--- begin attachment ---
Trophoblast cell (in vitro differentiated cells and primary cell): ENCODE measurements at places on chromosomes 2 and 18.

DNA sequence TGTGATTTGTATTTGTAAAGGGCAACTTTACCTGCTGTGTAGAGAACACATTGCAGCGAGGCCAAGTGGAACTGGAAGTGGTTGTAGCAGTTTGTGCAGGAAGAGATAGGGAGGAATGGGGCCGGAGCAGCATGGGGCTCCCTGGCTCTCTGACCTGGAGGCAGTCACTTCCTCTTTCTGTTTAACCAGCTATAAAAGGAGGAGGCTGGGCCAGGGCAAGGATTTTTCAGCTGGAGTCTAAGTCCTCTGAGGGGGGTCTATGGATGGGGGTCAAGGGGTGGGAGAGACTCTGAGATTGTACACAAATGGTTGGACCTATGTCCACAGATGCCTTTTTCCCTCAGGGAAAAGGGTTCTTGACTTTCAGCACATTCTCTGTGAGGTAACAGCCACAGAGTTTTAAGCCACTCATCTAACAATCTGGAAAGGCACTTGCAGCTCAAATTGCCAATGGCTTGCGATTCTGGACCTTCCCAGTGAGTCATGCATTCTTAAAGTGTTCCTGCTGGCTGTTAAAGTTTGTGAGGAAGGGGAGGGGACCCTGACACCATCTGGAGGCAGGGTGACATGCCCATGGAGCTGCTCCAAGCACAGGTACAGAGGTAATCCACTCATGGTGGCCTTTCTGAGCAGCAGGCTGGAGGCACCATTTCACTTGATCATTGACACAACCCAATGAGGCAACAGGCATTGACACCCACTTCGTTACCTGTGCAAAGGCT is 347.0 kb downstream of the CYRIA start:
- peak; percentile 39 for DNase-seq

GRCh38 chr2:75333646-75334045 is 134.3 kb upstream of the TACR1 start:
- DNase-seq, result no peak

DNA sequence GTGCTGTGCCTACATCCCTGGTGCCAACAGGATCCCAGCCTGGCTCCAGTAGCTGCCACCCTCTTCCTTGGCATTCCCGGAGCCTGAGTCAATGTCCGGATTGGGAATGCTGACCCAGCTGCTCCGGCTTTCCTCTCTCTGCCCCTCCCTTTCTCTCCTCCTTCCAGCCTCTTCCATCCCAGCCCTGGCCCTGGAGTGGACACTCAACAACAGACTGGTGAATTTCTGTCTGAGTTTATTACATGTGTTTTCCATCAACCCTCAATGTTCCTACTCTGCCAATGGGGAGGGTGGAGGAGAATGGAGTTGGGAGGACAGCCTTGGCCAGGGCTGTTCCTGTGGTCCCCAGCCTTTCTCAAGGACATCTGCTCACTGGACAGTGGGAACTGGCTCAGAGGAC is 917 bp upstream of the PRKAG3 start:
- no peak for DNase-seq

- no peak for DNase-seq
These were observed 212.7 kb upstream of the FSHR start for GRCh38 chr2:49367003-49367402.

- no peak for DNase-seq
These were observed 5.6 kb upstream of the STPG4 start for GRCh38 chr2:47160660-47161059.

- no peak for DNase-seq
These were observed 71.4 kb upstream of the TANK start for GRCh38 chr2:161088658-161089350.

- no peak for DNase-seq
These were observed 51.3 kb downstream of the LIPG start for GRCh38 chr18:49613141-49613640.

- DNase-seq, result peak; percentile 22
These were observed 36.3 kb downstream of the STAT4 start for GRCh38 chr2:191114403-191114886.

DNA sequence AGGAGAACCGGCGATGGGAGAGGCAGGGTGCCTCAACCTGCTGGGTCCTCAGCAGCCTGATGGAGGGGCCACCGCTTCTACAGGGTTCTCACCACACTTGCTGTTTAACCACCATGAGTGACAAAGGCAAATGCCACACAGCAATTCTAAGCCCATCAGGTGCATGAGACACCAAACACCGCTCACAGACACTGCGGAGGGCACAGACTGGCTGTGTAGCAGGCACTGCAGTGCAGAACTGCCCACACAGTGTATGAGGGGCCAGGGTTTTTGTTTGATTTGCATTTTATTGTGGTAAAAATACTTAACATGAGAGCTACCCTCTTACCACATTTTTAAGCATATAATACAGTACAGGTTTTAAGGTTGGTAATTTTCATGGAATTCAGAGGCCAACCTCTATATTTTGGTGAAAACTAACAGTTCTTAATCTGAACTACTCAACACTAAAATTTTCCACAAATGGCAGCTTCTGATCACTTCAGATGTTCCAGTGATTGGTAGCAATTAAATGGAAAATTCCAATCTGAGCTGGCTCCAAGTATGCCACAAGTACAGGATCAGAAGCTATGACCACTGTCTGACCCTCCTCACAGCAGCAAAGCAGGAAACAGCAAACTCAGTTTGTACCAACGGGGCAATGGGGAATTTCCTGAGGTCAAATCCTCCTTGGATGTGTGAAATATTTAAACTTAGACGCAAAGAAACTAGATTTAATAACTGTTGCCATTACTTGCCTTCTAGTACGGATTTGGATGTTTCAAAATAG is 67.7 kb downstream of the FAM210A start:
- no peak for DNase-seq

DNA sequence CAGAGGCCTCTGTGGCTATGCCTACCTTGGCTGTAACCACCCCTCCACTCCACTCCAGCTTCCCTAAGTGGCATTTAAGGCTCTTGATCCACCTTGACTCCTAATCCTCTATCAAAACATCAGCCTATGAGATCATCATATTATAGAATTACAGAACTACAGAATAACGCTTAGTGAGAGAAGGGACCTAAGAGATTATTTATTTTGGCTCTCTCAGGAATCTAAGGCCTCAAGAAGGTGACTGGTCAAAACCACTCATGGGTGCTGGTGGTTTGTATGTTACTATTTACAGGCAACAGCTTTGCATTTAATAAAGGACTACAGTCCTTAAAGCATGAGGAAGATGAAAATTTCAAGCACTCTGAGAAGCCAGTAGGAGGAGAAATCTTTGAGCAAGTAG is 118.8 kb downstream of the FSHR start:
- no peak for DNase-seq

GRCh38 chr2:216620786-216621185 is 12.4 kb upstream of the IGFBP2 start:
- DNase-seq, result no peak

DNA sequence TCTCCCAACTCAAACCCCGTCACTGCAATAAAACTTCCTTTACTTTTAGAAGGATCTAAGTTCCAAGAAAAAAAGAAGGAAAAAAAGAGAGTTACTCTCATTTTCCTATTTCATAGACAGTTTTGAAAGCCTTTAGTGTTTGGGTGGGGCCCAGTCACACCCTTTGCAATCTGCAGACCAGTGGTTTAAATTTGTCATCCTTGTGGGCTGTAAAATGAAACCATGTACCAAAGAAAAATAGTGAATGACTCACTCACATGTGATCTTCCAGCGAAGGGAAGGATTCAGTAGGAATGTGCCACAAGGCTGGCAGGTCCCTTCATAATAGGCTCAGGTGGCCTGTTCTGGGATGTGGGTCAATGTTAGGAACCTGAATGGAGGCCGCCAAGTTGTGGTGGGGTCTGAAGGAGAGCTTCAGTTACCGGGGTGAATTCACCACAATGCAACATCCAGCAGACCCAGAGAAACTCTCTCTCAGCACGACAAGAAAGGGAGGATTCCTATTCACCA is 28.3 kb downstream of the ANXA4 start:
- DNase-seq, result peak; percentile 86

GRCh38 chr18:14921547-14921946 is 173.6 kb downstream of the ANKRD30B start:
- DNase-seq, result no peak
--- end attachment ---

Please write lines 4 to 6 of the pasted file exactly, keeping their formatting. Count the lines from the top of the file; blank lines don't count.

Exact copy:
GRCh38 chr2:75333646-75334045 is 134.3 kb upstream of the TACR1 start:
- DNase-seq, result no peak

DNA sequence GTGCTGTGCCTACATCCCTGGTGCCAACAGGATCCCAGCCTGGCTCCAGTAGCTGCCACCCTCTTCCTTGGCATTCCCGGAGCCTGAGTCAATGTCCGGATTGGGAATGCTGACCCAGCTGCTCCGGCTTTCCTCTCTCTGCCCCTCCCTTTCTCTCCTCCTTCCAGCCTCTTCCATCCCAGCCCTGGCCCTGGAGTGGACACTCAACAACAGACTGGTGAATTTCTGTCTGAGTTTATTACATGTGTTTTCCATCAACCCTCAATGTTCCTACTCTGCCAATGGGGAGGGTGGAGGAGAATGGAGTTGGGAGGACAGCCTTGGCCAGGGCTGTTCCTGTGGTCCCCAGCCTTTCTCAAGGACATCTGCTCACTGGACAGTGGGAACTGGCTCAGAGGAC is 917 bp upstream of the PRKAG3 start: